SCRAWL by SUSANA GARDNEREILEEN TABIOS Reviews
SCRAWL by Susana Gardner
“Ocular-matopoeia” means a word that looks like its meaning. For instance, “boob”, an example that always makes me giggle (and maybe “giggle” is another example, too!). And I’m ruminating: what would be the term for a book that looks like its nature, including “meaning”?
I don’t know, so let’s call that term “bull’s eye” for now. And Susana Gardner hit it right on the spot with her chap, SCRAWL.
The word “scrawl” can be argued to be an example of ocular-matopoeia. Particularly when “scrawl” is handwritten so as to emphasize an informal splay and sprawl of the letters. I don’t raise gratuitously here the reference to “hand” for its presence is ubiquitous in the way SCRAWL was created.
The chap’s physicality is so eye-catching that one’s first stroll (s...crawl?) through its pages is just to look versus to read. Galatea Resurrects received two review copies and both are made differently, which raises the possibility that each chap is unique. This bolsters one of the pleasing conclusions to the project: this is “book art” as much as it is a poetry collection.
One chap, sized at 5 3/4” x 3 5/8” has a cover of pink, grey, red, black and burgundy vertical stripes set against a white background. Pasted quad-center is a cutting from the same patterned paper that, lying horizontally, cuts across the stripes. A gold vertical edge signifies where the cover ends along the right side—a significant edge since the otherwise white backdrop would have been seamless against the whiteness of the first page.
Visually, why should there be no seamlessness between book cover and internal pages? Well, as with the second review copy, there is no cover text—no title or author’s name—so that one can interpret the book covers as visual art. The book cover’s edge then should be part of the frame to the cover image (in the like manner that a book cover can frame interior text). The vertical striped image(s) evokes Op Art, for example.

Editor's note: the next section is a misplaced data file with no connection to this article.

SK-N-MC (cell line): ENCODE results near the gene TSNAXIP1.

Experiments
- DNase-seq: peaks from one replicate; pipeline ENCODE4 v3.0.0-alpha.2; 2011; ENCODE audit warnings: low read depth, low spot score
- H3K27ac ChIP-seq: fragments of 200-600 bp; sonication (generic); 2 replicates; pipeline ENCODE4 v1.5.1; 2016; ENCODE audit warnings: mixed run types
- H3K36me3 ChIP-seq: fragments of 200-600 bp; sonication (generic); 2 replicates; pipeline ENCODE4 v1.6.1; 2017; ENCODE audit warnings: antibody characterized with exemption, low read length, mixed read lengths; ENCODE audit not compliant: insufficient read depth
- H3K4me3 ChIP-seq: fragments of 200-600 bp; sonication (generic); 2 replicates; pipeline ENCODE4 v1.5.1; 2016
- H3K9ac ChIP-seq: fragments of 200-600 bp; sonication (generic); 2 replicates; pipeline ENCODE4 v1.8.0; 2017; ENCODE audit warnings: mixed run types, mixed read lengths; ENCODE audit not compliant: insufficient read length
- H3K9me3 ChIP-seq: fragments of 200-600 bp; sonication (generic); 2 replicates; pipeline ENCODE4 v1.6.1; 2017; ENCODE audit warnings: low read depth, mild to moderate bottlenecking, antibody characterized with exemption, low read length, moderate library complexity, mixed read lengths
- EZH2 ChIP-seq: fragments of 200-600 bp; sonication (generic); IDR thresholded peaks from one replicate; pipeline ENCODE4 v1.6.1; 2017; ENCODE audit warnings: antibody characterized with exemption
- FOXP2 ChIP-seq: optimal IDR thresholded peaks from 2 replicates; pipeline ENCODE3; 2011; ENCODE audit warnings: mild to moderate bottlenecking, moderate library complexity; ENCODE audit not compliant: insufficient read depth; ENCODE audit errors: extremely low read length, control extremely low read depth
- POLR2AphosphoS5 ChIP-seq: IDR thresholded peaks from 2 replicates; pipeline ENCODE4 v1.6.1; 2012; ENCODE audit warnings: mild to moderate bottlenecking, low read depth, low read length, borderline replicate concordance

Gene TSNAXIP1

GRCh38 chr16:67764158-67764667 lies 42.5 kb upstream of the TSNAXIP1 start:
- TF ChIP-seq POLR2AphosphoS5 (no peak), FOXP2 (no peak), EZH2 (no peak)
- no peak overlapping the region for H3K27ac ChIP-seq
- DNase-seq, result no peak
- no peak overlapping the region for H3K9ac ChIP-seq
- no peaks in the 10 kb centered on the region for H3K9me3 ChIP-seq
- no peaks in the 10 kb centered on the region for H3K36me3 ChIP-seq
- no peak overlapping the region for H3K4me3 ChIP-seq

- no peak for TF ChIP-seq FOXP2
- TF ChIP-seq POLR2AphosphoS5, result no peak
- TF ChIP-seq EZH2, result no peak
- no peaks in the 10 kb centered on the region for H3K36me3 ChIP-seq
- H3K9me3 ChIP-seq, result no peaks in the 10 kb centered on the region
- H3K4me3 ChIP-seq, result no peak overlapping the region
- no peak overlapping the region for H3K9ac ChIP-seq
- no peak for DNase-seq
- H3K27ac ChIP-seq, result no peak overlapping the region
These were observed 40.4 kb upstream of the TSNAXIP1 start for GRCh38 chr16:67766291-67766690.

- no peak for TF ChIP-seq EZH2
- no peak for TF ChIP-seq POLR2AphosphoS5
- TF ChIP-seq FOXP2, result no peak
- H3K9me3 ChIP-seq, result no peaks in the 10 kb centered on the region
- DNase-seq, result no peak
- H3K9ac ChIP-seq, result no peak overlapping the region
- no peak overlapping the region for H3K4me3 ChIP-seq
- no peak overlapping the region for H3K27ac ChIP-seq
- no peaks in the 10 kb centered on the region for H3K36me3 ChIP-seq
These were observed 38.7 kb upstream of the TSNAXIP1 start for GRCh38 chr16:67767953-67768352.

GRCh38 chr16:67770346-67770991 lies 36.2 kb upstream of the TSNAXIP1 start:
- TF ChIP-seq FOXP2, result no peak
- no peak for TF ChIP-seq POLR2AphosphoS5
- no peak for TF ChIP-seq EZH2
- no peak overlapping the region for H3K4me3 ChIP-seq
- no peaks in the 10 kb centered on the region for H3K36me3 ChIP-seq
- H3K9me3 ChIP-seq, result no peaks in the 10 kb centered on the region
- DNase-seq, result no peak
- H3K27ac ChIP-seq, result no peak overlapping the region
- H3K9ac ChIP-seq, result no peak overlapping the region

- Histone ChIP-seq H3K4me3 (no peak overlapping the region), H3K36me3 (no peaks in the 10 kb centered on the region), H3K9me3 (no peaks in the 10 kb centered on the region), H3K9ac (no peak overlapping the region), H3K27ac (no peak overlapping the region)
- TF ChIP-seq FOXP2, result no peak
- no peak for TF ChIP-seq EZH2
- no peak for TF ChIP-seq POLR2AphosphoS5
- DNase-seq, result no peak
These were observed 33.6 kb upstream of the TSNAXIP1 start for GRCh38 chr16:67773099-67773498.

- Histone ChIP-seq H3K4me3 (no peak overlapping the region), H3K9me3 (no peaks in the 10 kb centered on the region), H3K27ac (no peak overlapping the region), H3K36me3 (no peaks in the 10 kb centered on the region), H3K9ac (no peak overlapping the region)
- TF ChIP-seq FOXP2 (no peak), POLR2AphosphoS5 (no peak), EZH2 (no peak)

The second review copy, sized at 6” x 4 1/2", offers a primarily black cover. Its left edge is the tattered edge of a faux animal print in brown and beige with black spots. The black is not pure black—at certain angles, silvery glitter can be discerned winking against the dark background. The glitter, along with the animalish border edge, offers a plane evoking certain monochrome paintings—how the canvases are supposed to be one color each and yet that singularity of color (in successful works) does not preclude activity, resonance, depth and imaginative interpretations.
Beyond the covers, none of the interior pages are cut straight and the right black edge looks ripped—again befitting the lookness of “scrawl.”
And so, finally, we enter the book intending to read. We note the obligatory Title/Acknowledgement/Copyright page and then see the first word. It is the first poem’s title:
P RO EM
Simply marvelous. I read it to say: the project is pro-poem!
“P RO EM”’s concept (as I interpret it) summarizes, too, the multilayered text that follows. First, a distinct majority of the words serve as visual poetry. I’ve seen poets feature vizpo by tinkering with individual words, but Gardner’s text is the first time I’ve noticed lengthy poems that string together such words. The example of
becomes more obviously feminist/political when embedded in the one-word line
Gardner is clearly interested in wordplay—and not just visually but also through sound. There are puns and riffs—the latter would seem particularly a logical effect from doodling. Doodling, or scrawl-ing. Thus, from “Aster Asterias” we get that poem’s title as example as well as its first few lines (N.B. in the featured excerpts, spacings between words and letters are uneven, scrawled, and not necessarily replicated here due to Blogger constraints):